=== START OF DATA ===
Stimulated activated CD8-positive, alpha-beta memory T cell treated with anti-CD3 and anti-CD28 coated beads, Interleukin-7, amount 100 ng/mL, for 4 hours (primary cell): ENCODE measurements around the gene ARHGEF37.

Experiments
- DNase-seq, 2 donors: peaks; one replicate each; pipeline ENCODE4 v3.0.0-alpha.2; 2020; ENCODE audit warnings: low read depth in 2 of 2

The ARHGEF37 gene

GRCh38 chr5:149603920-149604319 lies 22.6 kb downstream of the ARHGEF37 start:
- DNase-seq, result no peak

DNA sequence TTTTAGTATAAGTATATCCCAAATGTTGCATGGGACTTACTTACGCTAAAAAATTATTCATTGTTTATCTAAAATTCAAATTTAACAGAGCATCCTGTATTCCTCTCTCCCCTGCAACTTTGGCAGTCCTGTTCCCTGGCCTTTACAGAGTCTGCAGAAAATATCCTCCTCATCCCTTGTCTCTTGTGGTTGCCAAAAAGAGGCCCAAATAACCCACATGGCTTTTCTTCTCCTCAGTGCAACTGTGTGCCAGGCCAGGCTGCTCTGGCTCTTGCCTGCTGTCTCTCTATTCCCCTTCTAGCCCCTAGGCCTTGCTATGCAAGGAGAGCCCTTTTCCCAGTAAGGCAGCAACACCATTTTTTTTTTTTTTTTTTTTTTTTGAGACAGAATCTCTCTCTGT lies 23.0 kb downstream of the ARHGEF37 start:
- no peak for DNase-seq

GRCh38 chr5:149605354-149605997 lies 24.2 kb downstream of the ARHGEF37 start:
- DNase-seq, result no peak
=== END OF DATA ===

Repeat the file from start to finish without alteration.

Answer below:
Stimulated activated CD8-positive, alpha-beta memory T cell treated with anti-CD3 and anti-CD28 coated beads, Interleukin-7, amount 100 ng/mL, for 4 hours (primary cell): ENCODE measurements around the gene ARHGEF37.

Experiments
- DNase-seq, 2 donors: peaks; one replicate each; pipeline ENCODE4 v3.0.0-alpha.2; 2020; ENCODE audit warnings: low read depth in 2 of 2

The ARHGEF37 gene

GRCh38 chr5:149603920-149604319 lies 22.6 kb downstream of the ARHGEF37 start:
- DNase-seq, result no peak

DNA sequence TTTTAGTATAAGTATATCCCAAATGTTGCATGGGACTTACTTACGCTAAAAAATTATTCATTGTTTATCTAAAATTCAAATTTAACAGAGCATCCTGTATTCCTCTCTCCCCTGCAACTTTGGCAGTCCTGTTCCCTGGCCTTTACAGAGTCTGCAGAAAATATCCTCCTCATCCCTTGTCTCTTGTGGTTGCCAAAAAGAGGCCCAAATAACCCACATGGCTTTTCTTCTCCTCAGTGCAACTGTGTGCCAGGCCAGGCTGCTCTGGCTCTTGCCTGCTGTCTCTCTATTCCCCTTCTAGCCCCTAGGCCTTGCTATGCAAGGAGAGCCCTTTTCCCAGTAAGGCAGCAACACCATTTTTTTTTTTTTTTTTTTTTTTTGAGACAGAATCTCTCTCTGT lies 23.0 kb downstream of the ARHGEF37 start:
- no peak for DNase-seq

GRCh38 chr5:149605354-149605997 lies 24.2 kb downstream of the ARHGEF37 start:
- DNase-seq, result no peak